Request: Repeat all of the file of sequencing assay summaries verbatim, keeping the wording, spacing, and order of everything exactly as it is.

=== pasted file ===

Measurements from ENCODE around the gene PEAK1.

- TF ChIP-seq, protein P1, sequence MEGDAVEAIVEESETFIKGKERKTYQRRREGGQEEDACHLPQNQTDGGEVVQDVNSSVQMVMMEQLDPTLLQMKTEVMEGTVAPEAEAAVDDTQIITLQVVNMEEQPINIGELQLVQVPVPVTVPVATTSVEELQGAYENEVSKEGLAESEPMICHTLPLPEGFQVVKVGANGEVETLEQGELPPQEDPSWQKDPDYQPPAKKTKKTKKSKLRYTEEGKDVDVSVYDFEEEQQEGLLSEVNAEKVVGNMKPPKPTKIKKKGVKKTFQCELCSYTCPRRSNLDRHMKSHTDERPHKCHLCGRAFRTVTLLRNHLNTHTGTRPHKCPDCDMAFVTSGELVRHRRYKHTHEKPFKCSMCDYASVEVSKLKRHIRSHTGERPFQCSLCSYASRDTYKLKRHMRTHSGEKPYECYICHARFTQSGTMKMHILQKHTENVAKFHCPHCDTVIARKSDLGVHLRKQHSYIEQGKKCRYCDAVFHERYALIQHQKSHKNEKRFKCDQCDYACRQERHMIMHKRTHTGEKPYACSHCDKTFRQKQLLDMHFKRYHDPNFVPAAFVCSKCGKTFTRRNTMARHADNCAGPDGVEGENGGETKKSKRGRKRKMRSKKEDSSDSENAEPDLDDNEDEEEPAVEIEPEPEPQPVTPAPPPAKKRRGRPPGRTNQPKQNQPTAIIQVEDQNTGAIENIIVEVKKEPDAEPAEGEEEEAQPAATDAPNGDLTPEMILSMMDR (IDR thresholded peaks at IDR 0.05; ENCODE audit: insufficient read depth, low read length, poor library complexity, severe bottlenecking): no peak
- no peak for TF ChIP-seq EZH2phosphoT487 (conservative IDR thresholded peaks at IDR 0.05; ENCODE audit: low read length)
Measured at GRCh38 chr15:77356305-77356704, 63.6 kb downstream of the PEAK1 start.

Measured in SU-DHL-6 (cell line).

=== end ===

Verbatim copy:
Measurements from ENCODE around the gene PEAK1.

- TF ChIP-seq, protein P1, sequence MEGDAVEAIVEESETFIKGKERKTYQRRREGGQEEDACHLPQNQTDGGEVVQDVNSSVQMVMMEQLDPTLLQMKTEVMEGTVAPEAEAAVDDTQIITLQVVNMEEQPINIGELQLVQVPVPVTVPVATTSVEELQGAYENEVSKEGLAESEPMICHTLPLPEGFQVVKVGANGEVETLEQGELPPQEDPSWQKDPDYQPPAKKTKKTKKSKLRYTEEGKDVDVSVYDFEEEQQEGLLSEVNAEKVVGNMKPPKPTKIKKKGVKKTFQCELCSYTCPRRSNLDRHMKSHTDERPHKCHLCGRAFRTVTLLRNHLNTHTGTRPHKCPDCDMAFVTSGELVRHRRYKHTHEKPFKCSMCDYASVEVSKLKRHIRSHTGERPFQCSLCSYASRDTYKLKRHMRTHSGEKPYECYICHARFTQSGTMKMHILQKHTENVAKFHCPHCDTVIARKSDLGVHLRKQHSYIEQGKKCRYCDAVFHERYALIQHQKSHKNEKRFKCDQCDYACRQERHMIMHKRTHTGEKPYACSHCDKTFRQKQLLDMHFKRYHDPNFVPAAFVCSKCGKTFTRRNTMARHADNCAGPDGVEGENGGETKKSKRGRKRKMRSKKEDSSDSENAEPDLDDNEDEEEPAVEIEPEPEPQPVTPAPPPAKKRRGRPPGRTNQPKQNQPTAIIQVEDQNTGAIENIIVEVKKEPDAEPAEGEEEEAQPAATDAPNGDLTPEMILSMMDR (IDR thresholded peaks at IDR 0.05; ENCODE audit: insufficient read depth, low read length, poor library complexity, severe bottlenecking): no peak
- no peak for TF ChIP-seq EZH2phosphoT487 (conservative IDR thresholded peaks at IDR 0.05; ENCODE audit: low read length)
Measured at GRCh38 chr15:77356305-77356704, 63.6 kb downstream of the PEAK1 start.

Measured in SU-DHL-6 (cell line).